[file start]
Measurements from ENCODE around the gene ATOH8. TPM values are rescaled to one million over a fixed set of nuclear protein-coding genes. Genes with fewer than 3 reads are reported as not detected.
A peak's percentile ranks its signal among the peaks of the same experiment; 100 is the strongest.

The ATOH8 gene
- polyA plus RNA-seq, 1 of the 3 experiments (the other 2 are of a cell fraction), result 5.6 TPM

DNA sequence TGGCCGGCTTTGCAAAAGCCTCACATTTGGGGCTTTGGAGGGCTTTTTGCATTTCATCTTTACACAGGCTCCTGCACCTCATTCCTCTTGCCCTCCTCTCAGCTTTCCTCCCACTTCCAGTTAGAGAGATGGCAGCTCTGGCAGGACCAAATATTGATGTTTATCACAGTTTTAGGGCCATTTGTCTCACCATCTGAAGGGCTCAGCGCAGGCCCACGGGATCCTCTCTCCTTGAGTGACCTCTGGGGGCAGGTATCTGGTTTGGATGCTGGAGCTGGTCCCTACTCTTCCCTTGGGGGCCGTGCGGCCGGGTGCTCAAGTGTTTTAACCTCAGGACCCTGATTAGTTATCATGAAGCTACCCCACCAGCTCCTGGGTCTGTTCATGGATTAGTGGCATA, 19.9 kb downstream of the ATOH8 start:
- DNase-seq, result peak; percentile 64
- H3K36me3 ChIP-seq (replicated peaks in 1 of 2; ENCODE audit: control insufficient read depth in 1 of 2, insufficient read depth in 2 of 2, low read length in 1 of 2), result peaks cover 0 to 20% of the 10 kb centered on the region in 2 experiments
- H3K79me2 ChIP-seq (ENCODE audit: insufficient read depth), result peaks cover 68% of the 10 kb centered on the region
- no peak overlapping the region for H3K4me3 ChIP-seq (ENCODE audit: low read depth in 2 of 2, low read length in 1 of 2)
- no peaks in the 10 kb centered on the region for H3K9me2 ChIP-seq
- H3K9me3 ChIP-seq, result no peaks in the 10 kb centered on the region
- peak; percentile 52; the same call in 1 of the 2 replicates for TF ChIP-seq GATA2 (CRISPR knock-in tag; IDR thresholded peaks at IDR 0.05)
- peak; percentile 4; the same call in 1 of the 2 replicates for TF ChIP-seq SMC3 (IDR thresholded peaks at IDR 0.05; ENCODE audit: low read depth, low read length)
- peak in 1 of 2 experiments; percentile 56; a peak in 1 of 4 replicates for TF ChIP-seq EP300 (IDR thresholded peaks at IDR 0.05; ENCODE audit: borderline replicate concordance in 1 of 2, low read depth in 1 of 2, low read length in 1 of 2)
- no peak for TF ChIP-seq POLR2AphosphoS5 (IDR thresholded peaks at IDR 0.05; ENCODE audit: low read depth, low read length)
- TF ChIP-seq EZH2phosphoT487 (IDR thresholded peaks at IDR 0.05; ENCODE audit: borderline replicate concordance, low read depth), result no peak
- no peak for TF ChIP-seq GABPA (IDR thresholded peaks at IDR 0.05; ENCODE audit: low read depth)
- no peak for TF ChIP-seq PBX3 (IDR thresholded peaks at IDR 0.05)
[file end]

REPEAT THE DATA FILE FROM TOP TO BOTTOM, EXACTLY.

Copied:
Measurements from ENCODE around the gene ATOH8. TPM values are rescaled to one million over a fixed set of nuclear protein-coding genes. Genes with fewer than 3 reads are reported as not detected.
A peak's percentile ranks its signal among the peaks of the same experiment; 100 is the strongest.

The ATOH8 gene
- polyA plus RNA-seq, 1 of the 3 experiments (the other 2 are of a cell fraction), result 5.6 TPM

DNA sequence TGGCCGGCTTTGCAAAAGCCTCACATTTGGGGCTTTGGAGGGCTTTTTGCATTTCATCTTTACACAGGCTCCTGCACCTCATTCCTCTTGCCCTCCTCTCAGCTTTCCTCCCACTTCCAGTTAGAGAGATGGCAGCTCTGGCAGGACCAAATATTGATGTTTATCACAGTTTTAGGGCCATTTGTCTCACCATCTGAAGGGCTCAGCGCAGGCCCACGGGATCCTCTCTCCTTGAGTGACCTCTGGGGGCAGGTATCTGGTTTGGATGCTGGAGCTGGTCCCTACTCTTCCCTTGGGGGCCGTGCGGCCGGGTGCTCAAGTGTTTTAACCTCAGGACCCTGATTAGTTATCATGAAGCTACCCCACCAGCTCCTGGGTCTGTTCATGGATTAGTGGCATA, 19.9 kb downstream of the ATOH8 start:
- DNase-seq, result peak; percentile 64
- H3K36me3 ChIP-seq (replicated peaks in 1 of 2; ENCODE audit: control insufficient read depth in 1 of 2, insufficient read depth in 2 of 2, low read length in 1 of 2), result peaks cover 0 to 20% of the 10 kb centered on the region in 2 experiments
- H3K79me2 ChIP-seq (ENCODE audit: insufficient read depth), result peaks cover 68% of the 10 kb centered on the region
- no peak overlapping the region for H3K4me3 ChIP-seq (ENCODE audit: low read depth in 2 of 2, low read length in 1 of 2)
- no peaks in the 10 kb centered on the region for H3K9me2 ChIP-seq
- H3K9me3 ChIP-seq, result no peaks in the 10 kb centered on the region
- peak; percentile 52; the same call in 1 of the 2 replicates for TF ChIP-seq GATA2 (CRISPR knock-in tag; IDR thresholded peaks at IDR 0.05)
- peak; percentile 4; the same call in 1 of the 2 replicates for TF ChIP-seq SMC3 (IDR thresholded peaks at IDR 0.05; ENCODE audit: low read depth, low read length)
- peak in 1 of 2 experiments; percentile 56; a peak in 1 of 4 replicates for TF ChIP-seq EP300 (IDR thresholded peaks at IDR 0.05; ENCODE audit: borderline replicate concordance in 1 of 2, low read depth in 1 of 2, low read length in 1 of 2)
- no peak for TF ChIP-seq POLR2AphosphoS5 (IDR thresholded peaks at IDR 0.05; ENCODE audit: low read depth, low read length)
- TF ChIP-seq EZH2phosphoT487 (IDR thresholded peaks at IDR 0.05; ENCODE audit: borderline replicate concordance, low read depth), result no peak
- no peak for TF ChIP-seq GABPA (IDR thresholded peaks at IDR 0.05; ENCODE audit: low read depth)
- no peak for TF ChIP-seq PBX3 (IDR thresholded peaks at IDR 0.05)